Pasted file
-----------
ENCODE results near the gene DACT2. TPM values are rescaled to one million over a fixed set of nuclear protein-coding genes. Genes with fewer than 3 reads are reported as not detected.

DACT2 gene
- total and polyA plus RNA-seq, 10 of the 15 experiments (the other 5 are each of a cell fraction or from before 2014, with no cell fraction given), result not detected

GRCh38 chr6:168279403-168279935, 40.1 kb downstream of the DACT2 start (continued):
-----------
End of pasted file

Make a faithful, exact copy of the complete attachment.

ENCODE results near the gene DACT2. TPM values are rescaled to one million over a fixed set of nuclear protein-coding genes. Genes with fewer than 3 reads are reported as not detected.

DACT2 gene
- total and polyA plus RNA-seq, 10 of the 15 experiments (the other 5 are each of a cell fraction or from before 2014, with no cell fraction given), result not detected

GRCh38 chr6:168279403-168279935, 40.1 kb downstream of the DACT2 start (continued):